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On This Day in Moto: July 2

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When it rains, it pours, and that can go for RedBud, too! The 1978 version of the July 4th weekend classic was swamped by a storm, as you can see in Jim Giantsis' Cycle News coverage below. The event was a 250/500 Mr. Pibb AMA Pro Motocross National, and the winners were Suzuki's Kent Howerton (250) and Yamaha's Rick Burgett. Howerton's win ended Bob Hannah's perfect season, as the Hurricane suffered a chain derailment in the first moto. Burgett went 1-3 to take the win over privateer Mickey Kessler of New Jersey, who ran 3-2 in the deep mud and water.

At Ahun in France, Russian KTM rider Vladimir Kavinov went 1-1 take the FIM 250cc Grand Prix overall. His teammate Gennady Moiseev and British Maico rider Neil Hudson tied for second.

At Farleigh Castle in England, Team Honda's Brad Lackey scored the overall with 2-1 moto finishes to the 1-3 of reigning FIM 500cc Motocross World Champion Heikki Mikkola of Team Yamaha. Lackey's Honda teammate Graham Noyce rounded out the podium with 5-2 finishes. 

1972 

Straddle Line Park in Olympia, Washington, hosted the combined Inter-Am and AMA 250cc National Motocross Championship, and Yamaha's veteran superstar Torsten Hallman got the overall win with 3-3-3 scores. U.S. Yamaha rider Gary Jones won the first moto over another Swede, Hakan Andersson, and Hallman. Andersson won the second moto over yet another Swede, Arne Kring, with Hallman again third. It looked as though Andersson would win the last moto and the overall, too, but he had bike problems, as did U.S. riders Jones and Kawasaki's Brad Lackey. In the final moto, Kring won. Hawaiian legend John DeSoto was second and Hallman was again third, which was enough for the overall.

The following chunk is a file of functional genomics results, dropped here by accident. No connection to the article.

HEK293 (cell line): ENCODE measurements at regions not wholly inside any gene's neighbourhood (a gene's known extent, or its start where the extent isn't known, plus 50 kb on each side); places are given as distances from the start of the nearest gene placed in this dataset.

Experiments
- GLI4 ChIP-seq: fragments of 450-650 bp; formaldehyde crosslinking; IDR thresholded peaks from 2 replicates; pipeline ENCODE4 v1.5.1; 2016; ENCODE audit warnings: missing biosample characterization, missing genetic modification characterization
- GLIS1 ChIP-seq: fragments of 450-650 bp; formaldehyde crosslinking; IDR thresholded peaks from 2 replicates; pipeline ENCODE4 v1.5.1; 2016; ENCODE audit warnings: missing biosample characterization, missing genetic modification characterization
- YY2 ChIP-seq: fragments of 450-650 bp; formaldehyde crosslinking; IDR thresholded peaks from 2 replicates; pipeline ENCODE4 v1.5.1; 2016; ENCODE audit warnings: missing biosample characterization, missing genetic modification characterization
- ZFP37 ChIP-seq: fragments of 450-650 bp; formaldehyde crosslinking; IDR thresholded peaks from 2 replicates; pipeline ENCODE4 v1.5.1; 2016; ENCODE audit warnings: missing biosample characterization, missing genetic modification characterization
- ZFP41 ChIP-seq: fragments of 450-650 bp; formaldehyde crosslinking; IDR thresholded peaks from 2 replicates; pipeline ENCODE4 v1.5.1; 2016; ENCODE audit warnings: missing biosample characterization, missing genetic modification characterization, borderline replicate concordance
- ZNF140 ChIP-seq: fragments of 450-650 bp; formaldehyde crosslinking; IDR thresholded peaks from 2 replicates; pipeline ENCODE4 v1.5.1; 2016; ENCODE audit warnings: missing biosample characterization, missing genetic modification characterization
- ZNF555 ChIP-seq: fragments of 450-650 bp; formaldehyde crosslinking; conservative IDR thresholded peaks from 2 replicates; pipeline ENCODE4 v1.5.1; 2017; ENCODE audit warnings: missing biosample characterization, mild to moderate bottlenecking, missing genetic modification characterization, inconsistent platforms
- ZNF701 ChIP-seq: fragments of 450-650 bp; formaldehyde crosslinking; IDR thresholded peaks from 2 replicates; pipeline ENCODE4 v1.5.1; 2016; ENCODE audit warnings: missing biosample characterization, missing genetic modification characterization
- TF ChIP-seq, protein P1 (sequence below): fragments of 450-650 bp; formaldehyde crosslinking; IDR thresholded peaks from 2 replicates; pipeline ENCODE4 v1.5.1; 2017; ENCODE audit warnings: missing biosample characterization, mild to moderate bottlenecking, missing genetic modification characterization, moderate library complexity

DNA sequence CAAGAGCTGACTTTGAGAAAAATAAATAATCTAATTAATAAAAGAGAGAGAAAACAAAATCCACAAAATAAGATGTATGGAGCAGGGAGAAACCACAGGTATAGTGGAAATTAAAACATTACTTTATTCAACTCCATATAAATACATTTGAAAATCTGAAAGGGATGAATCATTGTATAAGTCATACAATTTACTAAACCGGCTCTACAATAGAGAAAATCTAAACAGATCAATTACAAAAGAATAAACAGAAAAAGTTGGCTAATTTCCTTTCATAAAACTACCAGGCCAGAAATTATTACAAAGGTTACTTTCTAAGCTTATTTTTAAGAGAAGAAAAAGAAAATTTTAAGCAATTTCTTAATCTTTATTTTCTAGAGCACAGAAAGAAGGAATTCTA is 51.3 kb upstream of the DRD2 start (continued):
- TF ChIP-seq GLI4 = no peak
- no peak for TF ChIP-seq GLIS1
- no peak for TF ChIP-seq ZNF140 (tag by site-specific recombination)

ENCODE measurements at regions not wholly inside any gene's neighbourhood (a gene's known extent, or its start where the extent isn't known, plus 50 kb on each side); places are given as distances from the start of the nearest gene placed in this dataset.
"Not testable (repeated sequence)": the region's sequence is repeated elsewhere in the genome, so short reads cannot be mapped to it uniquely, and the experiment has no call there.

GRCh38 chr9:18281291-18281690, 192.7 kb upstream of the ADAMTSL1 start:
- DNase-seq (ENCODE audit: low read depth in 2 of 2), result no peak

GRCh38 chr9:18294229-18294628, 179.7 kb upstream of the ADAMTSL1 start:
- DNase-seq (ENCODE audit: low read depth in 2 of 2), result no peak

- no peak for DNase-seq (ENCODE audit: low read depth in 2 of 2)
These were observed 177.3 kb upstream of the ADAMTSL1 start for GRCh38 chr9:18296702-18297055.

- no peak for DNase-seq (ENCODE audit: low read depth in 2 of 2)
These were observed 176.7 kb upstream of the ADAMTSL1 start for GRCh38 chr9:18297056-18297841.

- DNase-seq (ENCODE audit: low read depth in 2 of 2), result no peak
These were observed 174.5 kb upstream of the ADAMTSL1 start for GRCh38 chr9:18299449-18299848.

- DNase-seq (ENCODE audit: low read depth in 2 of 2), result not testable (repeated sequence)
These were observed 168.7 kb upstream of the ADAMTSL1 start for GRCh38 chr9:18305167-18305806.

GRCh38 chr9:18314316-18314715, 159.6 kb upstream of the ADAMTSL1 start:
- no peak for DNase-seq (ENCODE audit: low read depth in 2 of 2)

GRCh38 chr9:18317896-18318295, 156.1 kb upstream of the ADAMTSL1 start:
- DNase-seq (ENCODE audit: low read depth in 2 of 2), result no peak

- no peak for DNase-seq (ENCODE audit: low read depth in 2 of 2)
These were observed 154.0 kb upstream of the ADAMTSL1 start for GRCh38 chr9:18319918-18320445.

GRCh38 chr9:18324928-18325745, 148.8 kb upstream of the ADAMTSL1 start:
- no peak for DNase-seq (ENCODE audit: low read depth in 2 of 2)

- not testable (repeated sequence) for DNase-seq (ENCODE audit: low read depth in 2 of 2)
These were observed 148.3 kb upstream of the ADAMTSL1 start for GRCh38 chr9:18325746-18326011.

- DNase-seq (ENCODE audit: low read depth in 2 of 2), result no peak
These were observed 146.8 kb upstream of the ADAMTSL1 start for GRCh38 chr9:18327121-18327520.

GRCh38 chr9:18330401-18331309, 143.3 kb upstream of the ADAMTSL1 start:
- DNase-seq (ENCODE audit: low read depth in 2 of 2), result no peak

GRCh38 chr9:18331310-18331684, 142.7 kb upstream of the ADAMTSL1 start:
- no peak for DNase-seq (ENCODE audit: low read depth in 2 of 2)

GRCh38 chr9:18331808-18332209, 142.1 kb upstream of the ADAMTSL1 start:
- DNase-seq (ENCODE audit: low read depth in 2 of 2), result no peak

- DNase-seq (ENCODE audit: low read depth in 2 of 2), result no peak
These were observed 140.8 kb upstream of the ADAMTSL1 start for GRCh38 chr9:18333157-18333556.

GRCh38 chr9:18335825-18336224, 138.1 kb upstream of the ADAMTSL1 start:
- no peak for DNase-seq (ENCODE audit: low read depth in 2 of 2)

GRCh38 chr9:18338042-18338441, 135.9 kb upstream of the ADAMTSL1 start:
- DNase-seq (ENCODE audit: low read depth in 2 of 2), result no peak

Coincidentally, when you look in the Vault at the results from this race, they show Swedish ex-pat Gunnar Lindstrom, who was working for Husqvarna at the time, as the overall winner and none of the Swedes who actually went 1-2-3 (Hallman, Kring, and Arne Lindfors). International riders without AMA licenses were not counted in the "national" results, giving Lindstrom, the future manager of Team Honda, the win despite actually finishing fourth in the overall results in that first year of AMA Pro Motocross.

1989

At the RedBud AMA 1250/250 National, favored son Jeff Stanton went 1-1 on his Honda CR250 to score a popular win. Kawasaki's Jeff Ward ran 3-2 for second while Stanton's older teammate, Rick Johnson, who was trying to come back from the wrist injury he suffered at the series opener in March in Gainesville, Florida, went 2-3 for third. 

The 125 Class went to another Honda rider, George Holland, the defending AMA 125 National Champion. He was followed by Jeff Matiasevich of Team Kawasaki and Yamaha's Damon Bradshaw.

Over in Europe, U.S. sensation Trampas Parker won another 125cc Grand Prix in what was becoming the story of the summer. Parker, relatively unknown anywhere before the season, captured his fourth overall win in the first seven races, this time in Czechoslovakia. Parker won both motos on his Farioli KTM while factory KTM rider Bob Moore, yet another American, was second overall, and 15-year-old Stefan Everts third. 

And in the 500cc Grand Prix in San Marino, Italy, Australian Jeff Leisk took the overall win with 1-2 finishes, topping Honda teammates David Thorpe and U.S. Kawasaki rider Billy Liles. Eric Geboers, the points leader going into the race, DNF'd a moto and finished second in the other. 

1995

And here's Jeremy McGrath winning the 1995 RedBud 250 National over Jeff Emig: